The basic unit of text is not always a Unicode code point when it comes to text operations such as the following:
CSS defines the typographic character unit as a basic unit of text for use with these editing operations, however the meaning of that term can vary according to the operation, and there are issues in working with such units in complex scripts. In this article we look at examples of some of those differences and issues.
In this section we set the scene by describing how most Brahmi-derived scripts work.
Writing systems that derive from the former Brahmi script, whether in India or other parts of Asia, tend to automatically associate an inherent vowel sound with each consonant. The specific sound varies with the language, and for some orthographies there can be different sounds in different contexts.
To express a vowel other than the inherent one, you add a vowel-sign to the consonant. For most South Asian scripts, this involves a single combining character, but other languages may use multiple combining characters, or mixtures of combining and ordinary spacing characters. Vowel-signs may appear above, below or on either side of the base, or may be a single character that produces separate glyphs on more than one side of the base consonant (a circumgraph) .
A writing system with inherent vowels that are modified by the use of vowel-signs is often referred to as an 'abugida'.
The languages that use these scripts also have consonant clusters. There are a number of ways of indicating that the vowel is not pronounced between the consonants that make up a cluster. The shape of the clustered consonants may, for example, be merged, or one consonant may be stacked above the other, and so on. When the shapes of a sequence of consonants are changed to indicate a cluster, this is referred to as a conjunct.
Conjunct formation is usually triggered in Unicode text by adding a combining character, the vowel-killer, after each consonant that loses its vowel. When the vowel-killer causes a conjunct to form, it becomes invisible. In the following figure, the second syllable of the word 'shakti' in computer memory is the sequence of characters KA+vowel_killer+TA+I.
The vowel-killer is generically referred to as a virama, although each language has its own name, such as halant, hasant, pulli, viramamu, etc. Each script in Unicode that uses a vowel-killer has its own code point for that character.
The important rule is that conjuncts are never normally split apart by operations such as line breaking & hyphenation, letter spacing & justification, cursor movement, forward delete, highlighted initial paragraph letters, vertical text, and truncation.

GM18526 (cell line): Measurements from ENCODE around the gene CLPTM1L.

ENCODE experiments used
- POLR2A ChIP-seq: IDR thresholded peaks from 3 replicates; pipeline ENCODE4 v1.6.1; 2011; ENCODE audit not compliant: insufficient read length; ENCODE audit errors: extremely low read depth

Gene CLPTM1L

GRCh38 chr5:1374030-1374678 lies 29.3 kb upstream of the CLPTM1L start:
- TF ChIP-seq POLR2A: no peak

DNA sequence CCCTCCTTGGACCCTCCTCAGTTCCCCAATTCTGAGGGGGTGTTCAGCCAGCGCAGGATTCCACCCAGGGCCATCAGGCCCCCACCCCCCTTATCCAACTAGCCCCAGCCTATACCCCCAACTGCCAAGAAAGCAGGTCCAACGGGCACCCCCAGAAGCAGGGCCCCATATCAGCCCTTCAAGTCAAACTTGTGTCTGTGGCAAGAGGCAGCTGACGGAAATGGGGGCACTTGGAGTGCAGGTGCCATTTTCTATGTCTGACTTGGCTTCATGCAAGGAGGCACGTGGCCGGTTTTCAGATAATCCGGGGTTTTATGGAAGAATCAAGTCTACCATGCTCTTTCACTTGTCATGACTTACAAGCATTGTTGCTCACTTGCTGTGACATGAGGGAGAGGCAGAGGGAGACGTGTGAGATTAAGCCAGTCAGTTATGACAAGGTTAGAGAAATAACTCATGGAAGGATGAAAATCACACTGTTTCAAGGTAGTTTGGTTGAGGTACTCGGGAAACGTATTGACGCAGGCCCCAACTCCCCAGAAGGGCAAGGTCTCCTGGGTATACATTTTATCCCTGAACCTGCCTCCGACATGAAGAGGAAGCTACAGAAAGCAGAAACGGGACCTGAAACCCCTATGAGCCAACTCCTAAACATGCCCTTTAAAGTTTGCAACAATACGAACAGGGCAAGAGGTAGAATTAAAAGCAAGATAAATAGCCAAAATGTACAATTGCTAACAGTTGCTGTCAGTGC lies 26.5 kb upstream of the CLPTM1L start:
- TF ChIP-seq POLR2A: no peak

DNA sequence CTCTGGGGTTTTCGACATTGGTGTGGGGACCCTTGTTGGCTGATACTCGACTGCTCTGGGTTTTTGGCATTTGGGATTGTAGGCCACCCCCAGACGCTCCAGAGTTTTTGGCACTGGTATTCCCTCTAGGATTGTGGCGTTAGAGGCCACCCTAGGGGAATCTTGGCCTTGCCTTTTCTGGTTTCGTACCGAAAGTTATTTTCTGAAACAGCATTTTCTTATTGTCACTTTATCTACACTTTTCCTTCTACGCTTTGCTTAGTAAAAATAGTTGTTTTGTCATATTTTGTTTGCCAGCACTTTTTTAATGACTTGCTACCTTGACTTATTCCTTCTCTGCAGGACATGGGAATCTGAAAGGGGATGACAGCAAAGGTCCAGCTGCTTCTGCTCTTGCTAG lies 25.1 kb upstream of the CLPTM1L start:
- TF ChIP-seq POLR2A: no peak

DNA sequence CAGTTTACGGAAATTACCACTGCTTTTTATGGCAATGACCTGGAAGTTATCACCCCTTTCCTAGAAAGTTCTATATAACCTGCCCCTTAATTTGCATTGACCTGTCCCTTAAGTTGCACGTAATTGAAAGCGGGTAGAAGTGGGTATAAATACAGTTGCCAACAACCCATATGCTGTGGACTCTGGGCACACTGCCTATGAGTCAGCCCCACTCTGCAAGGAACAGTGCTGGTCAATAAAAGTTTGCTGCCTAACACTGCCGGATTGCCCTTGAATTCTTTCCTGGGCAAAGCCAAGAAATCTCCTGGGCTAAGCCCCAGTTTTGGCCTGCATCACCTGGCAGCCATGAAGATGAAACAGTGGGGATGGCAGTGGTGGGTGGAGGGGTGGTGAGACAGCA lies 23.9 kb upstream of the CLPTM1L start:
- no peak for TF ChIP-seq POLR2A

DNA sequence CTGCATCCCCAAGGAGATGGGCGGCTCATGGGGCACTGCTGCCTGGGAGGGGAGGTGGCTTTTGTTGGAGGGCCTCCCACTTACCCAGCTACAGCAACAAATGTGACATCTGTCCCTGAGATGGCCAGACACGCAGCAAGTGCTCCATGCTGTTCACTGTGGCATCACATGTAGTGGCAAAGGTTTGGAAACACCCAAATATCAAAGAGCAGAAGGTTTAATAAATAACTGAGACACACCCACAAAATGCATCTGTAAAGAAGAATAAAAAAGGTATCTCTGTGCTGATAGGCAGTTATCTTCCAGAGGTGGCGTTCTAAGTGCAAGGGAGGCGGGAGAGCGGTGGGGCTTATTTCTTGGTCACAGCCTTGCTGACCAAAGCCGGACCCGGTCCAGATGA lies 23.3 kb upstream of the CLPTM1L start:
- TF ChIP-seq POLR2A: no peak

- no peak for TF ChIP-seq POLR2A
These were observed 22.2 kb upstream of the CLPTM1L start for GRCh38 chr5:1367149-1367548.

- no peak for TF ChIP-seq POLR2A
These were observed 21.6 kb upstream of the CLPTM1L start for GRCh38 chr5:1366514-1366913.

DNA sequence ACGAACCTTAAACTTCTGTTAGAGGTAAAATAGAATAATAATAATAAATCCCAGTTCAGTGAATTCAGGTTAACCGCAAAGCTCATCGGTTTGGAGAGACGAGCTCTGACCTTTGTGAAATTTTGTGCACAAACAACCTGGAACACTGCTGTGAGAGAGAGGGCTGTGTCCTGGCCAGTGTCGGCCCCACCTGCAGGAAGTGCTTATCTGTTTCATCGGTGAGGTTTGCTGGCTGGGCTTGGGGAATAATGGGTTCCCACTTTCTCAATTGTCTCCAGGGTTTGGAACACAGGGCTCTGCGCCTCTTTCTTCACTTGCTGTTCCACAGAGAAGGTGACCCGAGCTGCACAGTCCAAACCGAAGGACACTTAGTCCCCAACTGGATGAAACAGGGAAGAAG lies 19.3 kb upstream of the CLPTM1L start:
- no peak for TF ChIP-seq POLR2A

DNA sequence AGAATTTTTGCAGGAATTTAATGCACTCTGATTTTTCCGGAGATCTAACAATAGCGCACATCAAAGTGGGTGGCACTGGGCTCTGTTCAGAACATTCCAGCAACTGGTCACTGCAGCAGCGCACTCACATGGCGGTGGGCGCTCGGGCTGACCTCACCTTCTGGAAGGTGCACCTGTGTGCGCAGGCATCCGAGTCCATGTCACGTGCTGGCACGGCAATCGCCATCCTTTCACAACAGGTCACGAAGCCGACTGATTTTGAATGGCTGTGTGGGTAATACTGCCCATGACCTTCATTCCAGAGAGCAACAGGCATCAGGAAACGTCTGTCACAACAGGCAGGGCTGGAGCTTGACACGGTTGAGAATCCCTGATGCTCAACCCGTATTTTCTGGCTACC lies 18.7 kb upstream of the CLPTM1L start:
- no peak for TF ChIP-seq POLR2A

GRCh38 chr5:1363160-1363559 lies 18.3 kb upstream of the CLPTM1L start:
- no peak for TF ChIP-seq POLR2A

This also affects placement of vowel-signs. As can be seen in the Hindi example above, the left-positioned vowel-sign is therefore placed to the left of the whole cluster, even though it is pronounced after the last consonant in the group.
Note that forwards and backwards deletion will typically each delete different numbers of characters per keypress, and backwards deletion may break down conjuncts when forward deletion does not. Also, we will see later that vowel-signs may be split apart from the conjunct during justification or letter-spacing, however the conjunct itself still resists decomposition in this case.
Because of this resistance to breaking conjuncts, Brahmi-derived orthographies are typically parsed into orthographic syllables. These differ from phonetic syllables, because they include a whole consonant cluster and any combining characters that follow it as a single unit.
The word 'hindi', just above, is split into two orthographic syllables, 'hi' and 'ndi', although the phonetic syllables are 'hin' and 'di'.
Rather than forming a conjunct, sometimes consonant clusters are indicated by the presence of a visible vowel-killer alongside the relevant consonant(s). In this case, no shape changes are produced. This is, in fact, the default approach for Tamil.
Where a visible vowel-killer is used, it is possible to split apart the consonants that make up a cluster while breaking lines, spacing text, etc.
The handling of left-positioned vowel-signs is also different from the case where conjuncts are produced. In Tamil, the left-positioned vowel-sign does push apart the consonants that make up the cluster, as can be seen in the figure.
In Unicode text the same code point is generally used for both the invisible conjunct-former and the visible vowel-killer, and the different display effects are produced by font rules.
Unfortunately, consonant cluster handling is not quite as clear-cut as implied above. Orthographies don't always indicate a consonant cluster using a conjunct or a vowel-killer.
For example, as a general rule Hindi doesn't pronounce a vowel after the penultimate consonant in a word if there is a vowel-sign at the end. However, It doesn't indicate the vowel absence by a conjunct or vowel-killer.
In other orthographies, such as commonly in Gujarati and Bengali, there is often no indication of where consonant clusters appear. You simply have to know how to pronounce the word.
These differences, however, don't normally cause problems for text segmentation. A sequence of consonant glyphs that is actually a cluster, but which is not connected visually is treated as so many separate typographic character units, and can be handled using grapheme clusters (see below).
Now we examine some of the problems encountered when dealing with conjunct forms.
In order to approximate user-perceived character units for editing operations, Unicode uses a set of generalised rules to define grapheme clusters – sequences of adjacent code points that can be treated as a unit by applications.
Typically, a grapheme cluster is a single base character plus any combining characters that follow it. A single alphabetic character like e [U+0065 LATIN SMALL LETTER E] is a grapheme cluster, but so also is ề [U+0065 LATIN SMALL LETTER E + U+0302 COMBINING CIRCUMFLEX ACCENT + U+0300 COMBINING GRAVE ACCENT].